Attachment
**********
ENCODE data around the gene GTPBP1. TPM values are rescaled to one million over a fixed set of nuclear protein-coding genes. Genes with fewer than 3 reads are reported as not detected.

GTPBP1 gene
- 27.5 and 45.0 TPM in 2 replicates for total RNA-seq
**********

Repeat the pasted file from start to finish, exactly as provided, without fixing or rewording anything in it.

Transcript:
ENCODE data around the gene GTPBP1. TPM values are rescaled to one million over a fixed set of nuclear protein-coding genes. Genes with fewer than 3 reads are reported as not detected.

GTPBP1 gene
- 27.5 and 45.0 TPM in 2 replicates for total RNA-seq